2014 FIFA World Cup in Brazil: Fans warned of dangerous health risks

World CupThe day is finally upon us! With only hours to go until the 2014 World Cup begins in Brazil, excitement has reached fever pitch and it is unlikely you will be able to walk down many streets in England without seeing red and white flags displayed to support the national team.

When we see these millionaire footballers such as Wayne Rooney and Frank Lampard on our television screens, many probably see them as god-like figures, superstars with such vast wealth and fame that they are immune to everything else around them, whether it is criticism, scorching hot weather or disease.

However, underneath all the money and glamour, they are just human beings like the rest of us. Yesterday Medical Specialists™ Pharmacy reported how the entire England camp are having to take antimalarial Malarone to fend off malaria, showing they are still at risk of contracting any number diseases whilst in Brazil, as any other holidaymaker would be whilst visiting the particularly at-risk regions.

There are 12 host cities for the 2014 World Cup, including Manaus in the Amazon region where England begin their World Cup campaign on Saturday. Health risks for individuals in Brazil for the event will vary according to the stadia hosting the game, duration in the country, other places being visited around Brazil or other countries and leisure pursuits. In addition, age, pregnancy, pre-existing medical conditions and medications, are all issues to take into account.

Here Medical Specialists™ Pharmacy discuss some of the diseases that are common in Brazil.

Malaria

It is vital to disclose exactly which regions you are visiting in Brazil and the possibility of travelling to any neighbouring countries, as malaria risks can vary considerably. Arena Amazonai in Manaus is one stadium in a ‘high risk’ area for malaria, but the remaining 11 stadia are situated within ‘low to no’ malaria risk areas.

People are advised to increase their malaria awareness, take antimalarial tablets such as Malarone and learn mosquito bite avoidance measures. The latter is especially vital as there may be a risk of other mosquito-borne infections such as dengue fever.

Sexually transmitted infection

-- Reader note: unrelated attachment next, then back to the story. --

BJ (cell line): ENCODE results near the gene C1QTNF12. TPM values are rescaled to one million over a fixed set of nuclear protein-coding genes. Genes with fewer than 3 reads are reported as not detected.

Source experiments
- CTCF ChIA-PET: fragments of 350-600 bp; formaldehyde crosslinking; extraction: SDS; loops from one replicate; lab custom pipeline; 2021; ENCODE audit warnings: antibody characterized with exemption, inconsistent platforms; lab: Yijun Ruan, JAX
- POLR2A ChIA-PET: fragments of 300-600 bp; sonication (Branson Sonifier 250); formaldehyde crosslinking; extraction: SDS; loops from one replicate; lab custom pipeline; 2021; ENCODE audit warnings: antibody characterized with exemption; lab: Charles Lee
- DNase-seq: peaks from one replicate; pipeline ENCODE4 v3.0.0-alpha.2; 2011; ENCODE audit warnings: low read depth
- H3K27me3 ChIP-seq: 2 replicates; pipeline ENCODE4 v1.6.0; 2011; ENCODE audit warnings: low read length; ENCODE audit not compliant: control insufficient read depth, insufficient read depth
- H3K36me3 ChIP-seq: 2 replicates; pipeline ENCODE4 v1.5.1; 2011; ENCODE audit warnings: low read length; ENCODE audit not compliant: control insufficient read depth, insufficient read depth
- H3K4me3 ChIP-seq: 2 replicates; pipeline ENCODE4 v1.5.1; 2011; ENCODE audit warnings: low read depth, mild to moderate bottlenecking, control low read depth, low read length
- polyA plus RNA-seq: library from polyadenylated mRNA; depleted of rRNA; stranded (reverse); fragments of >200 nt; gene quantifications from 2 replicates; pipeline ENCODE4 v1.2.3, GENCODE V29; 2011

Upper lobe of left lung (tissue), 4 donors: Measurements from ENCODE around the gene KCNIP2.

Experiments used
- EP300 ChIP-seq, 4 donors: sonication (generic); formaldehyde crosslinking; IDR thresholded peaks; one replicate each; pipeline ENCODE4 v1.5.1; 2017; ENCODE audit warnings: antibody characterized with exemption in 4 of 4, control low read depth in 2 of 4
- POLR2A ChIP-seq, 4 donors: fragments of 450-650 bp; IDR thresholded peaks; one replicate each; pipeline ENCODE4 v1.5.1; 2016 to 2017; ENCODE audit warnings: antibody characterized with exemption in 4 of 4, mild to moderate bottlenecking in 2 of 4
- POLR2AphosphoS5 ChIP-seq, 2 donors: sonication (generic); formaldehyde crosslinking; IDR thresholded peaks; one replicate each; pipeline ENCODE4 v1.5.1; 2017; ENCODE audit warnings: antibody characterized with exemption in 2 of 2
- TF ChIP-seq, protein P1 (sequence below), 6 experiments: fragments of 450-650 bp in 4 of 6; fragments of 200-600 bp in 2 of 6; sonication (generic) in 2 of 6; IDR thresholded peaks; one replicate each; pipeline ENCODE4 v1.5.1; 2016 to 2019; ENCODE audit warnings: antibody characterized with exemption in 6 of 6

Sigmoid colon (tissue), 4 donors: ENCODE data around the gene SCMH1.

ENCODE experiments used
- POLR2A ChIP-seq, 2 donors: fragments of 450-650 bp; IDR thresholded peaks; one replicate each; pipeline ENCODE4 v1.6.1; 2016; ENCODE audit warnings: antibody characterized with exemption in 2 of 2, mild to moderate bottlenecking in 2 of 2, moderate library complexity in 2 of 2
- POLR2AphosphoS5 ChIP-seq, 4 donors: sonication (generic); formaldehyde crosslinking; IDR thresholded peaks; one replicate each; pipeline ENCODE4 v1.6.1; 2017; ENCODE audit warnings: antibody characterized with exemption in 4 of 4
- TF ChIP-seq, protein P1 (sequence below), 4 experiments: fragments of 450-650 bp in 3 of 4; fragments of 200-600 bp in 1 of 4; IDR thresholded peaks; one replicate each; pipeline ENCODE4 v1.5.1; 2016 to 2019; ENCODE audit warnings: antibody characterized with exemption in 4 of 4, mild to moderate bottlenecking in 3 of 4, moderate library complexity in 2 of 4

A staggering 3.7 million football fans are expected to descend onto Brazil this week, a country where prostitution is legal. As such, Brazil’s one million sex workers will be looking to cash in on the influx of extra potential customers.

However, it is worth remembering that Brazil is one of numerous countries in South America with high rates of sexually transmitted infection and HIV, although recent intervention from the Brazilian government has led to condom distribution increasing more than 45% between 2010 and 2011 (from 333 million to 493 million condoms). Holidays may be a time to have fun, but it shouldn’t be at the expense of your health. Medical Specialists™ Pharmacy advise all UK travellers to pack good quality UK-manufactured latex condoms and use one each and every time you have sex.

Dengue fever

Dengue fever is a huge problem in Brazil. In fact, last year there were a record 1.4 million suspected dengue fever cases reported in the country. UK travellers should be aware that there is a risk of dengue fever in certain stadia to be hosting games during the peak dengue season in their area. All are found in the north-east of the country: Fortaleza (Ceara state), Natal (Rio Grande Do Norte state), Recife (Pernambuco state) and Salvador (Bahia state).

Travellers should take precautions to avoid mosquito bites due to the fact there is no vaccine to protect against the dengue fever virus. Using insect repellent and sleeping under a mosquito net are two ways to help protect yourself.

Yellow fever

Similar to malaria and dengue fever, yellow fever is transmitted through mosquito bites. However, the disease is preventable by a vaccination, especially recommended to those who are visiting the highly popular tourist destination Igazu Falls. Even if going into a low-risk yellow fever area, travellers are still advised to apply a DEET-containing insect repellent to exposed skin and consider other mosquito-bite prevention methods, for both indoors and outdoors.

Just a single dose of the yellow fever vaccine offers protection against the disease for around 10 years, but must be administered at least ten days before a trip. Moreover, many countries require you to have a yellow fever vaccination certificate before entry, although exemption certificates can be provided for people unable to have the vaccination on medical grounds.

Rabies

Rabies is transmitted through the saliva of an infected animal, commonly through a bite, scratch or lick on broken skin, and Brazil is deemed to be a ‘hisk risk’ country for rabies in animals by the World Health Organisation.

For those only in Brazil to attend World Cup, it may just suffice to increase awareness of the rabies risk, avoid contact with animals (including bats), as well as report any bites for assessment. However, those planning to stay in Brazil after the tournament has finished to travel to more remote and rural areas – i.e. for caving trips where immediate access to treatment is unavailable – may be advised to have a rabies vaccine.

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